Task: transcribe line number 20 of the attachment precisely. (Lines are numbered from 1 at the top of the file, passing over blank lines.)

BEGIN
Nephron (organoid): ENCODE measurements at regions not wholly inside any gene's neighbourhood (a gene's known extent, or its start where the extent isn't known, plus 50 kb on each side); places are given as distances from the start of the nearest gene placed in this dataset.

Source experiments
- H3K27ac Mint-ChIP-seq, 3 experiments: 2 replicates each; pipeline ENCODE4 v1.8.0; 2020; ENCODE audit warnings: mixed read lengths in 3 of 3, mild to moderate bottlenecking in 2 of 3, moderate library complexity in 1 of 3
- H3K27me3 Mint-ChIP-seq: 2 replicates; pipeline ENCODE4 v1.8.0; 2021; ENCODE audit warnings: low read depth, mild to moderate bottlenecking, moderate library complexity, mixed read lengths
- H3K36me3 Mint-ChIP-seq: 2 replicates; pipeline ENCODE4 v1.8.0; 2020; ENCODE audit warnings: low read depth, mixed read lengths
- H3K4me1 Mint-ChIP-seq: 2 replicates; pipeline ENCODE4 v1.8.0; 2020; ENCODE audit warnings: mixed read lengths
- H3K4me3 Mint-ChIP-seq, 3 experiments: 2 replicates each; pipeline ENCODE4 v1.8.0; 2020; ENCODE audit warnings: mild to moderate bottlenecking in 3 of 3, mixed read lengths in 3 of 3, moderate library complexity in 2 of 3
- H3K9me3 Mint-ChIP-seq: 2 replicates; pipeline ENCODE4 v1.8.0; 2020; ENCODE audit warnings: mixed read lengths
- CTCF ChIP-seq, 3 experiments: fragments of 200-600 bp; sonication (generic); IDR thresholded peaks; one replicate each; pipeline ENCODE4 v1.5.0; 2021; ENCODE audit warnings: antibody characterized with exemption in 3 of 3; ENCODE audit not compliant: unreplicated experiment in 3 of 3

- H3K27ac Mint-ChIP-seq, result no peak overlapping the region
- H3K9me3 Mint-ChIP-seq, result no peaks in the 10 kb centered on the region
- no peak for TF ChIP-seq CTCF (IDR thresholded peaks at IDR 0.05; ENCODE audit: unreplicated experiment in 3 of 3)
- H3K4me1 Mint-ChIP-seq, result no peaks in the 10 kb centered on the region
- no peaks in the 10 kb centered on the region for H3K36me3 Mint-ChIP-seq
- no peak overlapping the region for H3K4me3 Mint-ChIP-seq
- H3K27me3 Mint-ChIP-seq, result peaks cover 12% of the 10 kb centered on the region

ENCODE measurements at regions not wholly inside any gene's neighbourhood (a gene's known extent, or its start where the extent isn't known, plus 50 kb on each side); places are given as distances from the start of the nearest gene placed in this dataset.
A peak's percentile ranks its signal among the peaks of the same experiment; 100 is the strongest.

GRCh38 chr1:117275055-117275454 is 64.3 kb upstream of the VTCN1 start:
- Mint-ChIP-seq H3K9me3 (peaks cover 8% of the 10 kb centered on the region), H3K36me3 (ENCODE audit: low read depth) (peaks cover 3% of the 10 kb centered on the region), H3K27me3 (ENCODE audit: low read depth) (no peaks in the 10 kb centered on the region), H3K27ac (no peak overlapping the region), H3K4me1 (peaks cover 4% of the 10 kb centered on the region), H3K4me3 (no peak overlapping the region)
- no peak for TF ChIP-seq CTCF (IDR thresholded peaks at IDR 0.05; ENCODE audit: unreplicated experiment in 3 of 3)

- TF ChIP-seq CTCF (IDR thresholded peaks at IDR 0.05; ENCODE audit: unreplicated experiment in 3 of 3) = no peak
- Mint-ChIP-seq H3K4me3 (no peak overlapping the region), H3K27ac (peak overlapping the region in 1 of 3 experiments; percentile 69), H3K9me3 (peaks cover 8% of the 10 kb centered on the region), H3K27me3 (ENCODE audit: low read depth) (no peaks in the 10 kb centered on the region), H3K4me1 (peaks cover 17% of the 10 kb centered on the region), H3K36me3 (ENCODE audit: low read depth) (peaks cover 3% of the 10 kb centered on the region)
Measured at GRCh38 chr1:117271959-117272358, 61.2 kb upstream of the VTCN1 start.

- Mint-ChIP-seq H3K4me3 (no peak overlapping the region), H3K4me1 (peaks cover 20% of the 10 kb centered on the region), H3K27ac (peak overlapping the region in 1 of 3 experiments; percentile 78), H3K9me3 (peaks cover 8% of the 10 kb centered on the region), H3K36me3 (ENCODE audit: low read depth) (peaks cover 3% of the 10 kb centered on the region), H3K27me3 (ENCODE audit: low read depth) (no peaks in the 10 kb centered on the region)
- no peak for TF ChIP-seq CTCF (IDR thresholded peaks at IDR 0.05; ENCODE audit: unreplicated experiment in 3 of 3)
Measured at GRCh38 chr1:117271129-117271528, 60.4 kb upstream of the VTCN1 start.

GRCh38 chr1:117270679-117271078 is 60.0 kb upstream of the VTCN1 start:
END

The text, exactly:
- Mint-ChIP-seq H3K9me3 (peaks cover 8% of the 10 kb centered on the region), H3K36me3 (ENCODE audit: low read depth) (peaks cover 3% of the 10 kb centered on the region), H3K27me3 (ENCODE audit: low read depth) (no peaks in the 10 kb centered on the region), H3K27ac (no peak overlapping the region), H3K4me1 (peaks cover 4% of the 10 kb centered on the region), H3K4me3 (no peak overlapping the region)